Needham Roberts’ Childhood Home

The dwelling formerly located at 48 Wilson Street which is no longer extant, was the boyhood home of Needham Roberts (1901-1949), a hero of World War I. Roberts was the son of Norman and Emma Roberts, North Carolina natives who relocated to New Jersey c. 1890. By 1900, the Roberts family was living on Wilson Street in Trenton. Roberts reportedly enlisted in the U.S. Army in 1917 and was assigned to the 369th Infantry. Known as the Harlem Hellfighters, the all-Black regiment was among the first to arrive in France when the United States entered the war. In May 1918, while defending an isolated outpost in the Argonne Forest, Roberts and another African-American soldier, Corporal Henry Johnson, were attacked by a German unit of 20 men. Despite being badly outnumbered and wounded, the two men fought valiantly and repelled the attack. Both men were awarded the Croix de Guerre medal by the French government, becoming the first Americans to receive the honor. Roberts and Johnson returned to the United States as heroes, with a celebration held in Trenton in Roberts’ honor upon his return. Despite the initial fanfare, Roberts’ contributions were largely unrecognized by the United States government, which posthumously awarded him the Purple Heart in 1996. Little is known of Roberts’ life after his return from the war. He married Margaret Burrell of Princeton around 1919, and the couple had a daughter, Juanita, in the same year. Roberts was self-employed as a lecturer in 1920 and completed a speaking tour in Ohio sponsored by the YMCA. He struggled with the lingering effects of his wounds in the years that followed, however, and in 1949 Roberts and his wife committed suicide in Newark, where they then lived. He is buried in Newark.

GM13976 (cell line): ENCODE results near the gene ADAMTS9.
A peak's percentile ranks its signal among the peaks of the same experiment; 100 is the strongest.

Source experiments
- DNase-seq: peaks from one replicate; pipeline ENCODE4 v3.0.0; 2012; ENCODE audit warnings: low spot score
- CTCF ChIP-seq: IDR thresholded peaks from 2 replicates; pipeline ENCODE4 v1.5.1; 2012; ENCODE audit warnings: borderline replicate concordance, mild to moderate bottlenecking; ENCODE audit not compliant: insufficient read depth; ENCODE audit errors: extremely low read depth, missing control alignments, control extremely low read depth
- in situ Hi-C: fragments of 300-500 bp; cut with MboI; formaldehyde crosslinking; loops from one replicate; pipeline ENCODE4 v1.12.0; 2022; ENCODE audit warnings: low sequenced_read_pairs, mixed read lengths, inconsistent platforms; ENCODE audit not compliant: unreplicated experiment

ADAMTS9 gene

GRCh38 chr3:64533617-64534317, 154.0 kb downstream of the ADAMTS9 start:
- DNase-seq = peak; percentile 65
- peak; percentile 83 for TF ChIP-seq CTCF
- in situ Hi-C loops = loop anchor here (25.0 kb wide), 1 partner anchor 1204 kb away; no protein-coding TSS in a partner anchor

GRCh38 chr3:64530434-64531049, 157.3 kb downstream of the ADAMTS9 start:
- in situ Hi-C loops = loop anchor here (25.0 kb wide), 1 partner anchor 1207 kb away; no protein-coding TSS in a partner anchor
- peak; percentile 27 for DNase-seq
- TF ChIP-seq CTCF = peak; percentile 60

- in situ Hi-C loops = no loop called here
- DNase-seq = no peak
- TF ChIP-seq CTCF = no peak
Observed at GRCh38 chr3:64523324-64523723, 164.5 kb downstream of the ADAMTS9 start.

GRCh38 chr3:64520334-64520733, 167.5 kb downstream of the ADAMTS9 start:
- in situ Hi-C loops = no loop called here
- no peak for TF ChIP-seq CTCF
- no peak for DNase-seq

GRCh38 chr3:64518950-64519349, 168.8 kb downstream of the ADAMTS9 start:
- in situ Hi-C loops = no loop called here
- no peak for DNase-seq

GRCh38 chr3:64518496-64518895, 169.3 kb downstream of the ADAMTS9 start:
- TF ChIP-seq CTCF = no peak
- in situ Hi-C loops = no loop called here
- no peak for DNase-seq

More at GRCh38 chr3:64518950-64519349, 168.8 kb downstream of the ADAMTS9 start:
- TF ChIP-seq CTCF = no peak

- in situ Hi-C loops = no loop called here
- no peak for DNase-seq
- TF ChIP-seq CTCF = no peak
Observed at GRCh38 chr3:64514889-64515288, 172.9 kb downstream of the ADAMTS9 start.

Address: 48 Wilson Street, Trenton, NJ 08618

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